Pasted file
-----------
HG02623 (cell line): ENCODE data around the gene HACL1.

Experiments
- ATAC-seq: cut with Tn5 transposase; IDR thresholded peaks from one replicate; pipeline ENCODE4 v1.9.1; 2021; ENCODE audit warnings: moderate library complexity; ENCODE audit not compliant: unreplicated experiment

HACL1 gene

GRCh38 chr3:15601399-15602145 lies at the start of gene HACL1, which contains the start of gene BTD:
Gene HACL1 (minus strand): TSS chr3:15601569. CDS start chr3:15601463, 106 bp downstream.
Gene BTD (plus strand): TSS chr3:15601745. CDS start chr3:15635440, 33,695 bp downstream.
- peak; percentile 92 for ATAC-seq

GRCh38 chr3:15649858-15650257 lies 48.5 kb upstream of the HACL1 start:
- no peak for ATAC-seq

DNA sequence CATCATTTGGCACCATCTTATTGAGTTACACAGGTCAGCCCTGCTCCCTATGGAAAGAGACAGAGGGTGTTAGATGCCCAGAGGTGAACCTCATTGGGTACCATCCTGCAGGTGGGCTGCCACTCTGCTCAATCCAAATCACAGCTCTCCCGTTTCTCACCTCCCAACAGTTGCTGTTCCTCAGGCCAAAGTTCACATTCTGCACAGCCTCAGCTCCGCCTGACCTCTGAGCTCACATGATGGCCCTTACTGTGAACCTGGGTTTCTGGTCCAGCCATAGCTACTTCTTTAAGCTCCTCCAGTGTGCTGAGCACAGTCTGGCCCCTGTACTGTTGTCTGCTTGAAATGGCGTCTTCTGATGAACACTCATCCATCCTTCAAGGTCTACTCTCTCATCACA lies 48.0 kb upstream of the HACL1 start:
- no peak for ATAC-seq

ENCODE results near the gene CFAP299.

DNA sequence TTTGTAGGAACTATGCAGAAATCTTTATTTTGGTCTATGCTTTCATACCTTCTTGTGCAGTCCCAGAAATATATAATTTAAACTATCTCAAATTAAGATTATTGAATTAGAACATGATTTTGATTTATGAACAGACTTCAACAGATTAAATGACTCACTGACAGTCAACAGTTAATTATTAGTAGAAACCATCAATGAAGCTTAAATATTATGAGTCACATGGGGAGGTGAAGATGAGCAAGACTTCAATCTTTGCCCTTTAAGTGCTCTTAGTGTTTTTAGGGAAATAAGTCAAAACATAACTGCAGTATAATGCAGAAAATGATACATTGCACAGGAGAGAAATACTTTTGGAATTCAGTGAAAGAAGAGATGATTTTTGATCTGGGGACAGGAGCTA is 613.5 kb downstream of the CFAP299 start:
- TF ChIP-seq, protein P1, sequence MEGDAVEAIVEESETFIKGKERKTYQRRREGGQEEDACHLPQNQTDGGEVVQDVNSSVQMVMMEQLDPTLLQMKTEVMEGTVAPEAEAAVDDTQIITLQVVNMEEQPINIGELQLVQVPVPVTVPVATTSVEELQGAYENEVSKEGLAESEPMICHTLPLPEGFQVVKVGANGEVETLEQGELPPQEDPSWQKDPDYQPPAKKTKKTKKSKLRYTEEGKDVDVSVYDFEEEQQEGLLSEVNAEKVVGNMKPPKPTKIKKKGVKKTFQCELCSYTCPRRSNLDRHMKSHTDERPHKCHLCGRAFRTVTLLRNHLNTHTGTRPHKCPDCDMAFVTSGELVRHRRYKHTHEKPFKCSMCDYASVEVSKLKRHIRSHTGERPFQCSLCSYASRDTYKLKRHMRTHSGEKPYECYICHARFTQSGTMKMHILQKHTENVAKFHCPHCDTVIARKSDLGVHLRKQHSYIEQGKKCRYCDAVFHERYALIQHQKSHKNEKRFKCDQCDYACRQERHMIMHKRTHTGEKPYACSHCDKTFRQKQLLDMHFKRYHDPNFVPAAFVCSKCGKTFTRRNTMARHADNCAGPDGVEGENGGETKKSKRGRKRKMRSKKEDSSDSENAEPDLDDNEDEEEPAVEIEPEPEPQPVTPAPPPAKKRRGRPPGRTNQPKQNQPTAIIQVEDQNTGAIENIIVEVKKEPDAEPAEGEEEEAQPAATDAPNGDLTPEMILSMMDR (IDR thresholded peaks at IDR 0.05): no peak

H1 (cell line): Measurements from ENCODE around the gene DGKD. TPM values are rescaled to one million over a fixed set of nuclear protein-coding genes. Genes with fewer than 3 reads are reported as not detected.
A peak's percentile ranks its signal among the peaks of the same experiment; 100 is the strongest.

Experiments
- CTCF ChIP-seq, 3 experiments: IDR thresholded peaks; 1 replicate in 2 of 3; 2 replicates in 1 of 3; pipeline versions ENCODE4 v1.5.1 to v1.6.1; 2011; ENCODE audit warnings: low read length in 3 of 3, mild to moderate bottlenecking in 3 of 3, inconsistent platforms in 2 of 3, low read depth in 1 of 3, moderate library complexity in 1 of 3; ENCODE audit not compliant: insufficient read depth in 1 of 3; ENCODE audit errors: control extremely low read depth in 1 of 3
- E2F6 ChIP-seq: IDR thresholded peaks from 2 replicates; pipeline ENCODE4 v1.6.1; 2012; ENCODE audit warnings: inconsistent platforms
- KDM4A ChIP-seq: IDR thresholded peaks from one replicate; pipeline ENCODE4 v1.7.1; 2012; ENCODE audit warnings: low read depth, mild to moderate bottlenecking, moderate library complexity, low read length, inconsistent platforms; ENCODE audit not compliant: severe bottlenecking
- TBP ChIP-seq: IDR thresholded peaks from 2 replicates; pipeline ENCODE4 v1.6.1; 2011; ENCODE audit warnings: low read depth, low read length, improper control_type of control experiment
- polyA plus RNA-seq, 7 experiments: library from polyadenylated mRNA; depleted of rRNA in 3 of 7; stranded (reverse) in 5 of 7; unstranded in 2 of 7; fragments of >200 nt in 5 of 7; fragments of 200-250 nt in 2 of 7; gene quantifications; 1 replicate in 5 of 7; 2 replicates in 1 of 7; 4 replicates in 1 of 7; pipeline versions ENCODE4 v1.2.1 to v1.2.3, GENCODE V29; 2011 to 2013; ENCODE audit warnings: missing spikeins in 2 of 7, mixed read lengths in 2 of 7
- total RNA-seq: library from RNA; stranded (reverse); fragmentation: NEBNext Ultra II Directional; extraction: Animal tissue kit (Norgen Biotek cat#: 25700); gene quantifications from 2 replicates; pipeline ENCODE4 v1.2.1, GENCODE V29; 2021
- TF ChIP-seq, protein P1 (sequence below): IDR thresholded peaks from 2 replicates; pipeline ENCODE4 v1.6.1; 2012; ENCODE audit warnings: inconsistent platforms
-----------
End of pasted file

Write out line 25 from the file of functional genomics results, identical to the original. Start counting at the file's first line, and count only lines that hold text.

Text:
- TF ChIP-seq, protein P1 (sequence below): IDR thresholded peaks from 2 replicates; pipeline ENCODE4 v1.6.1; 2012; ENCODE audit warnings: inconsistent platforms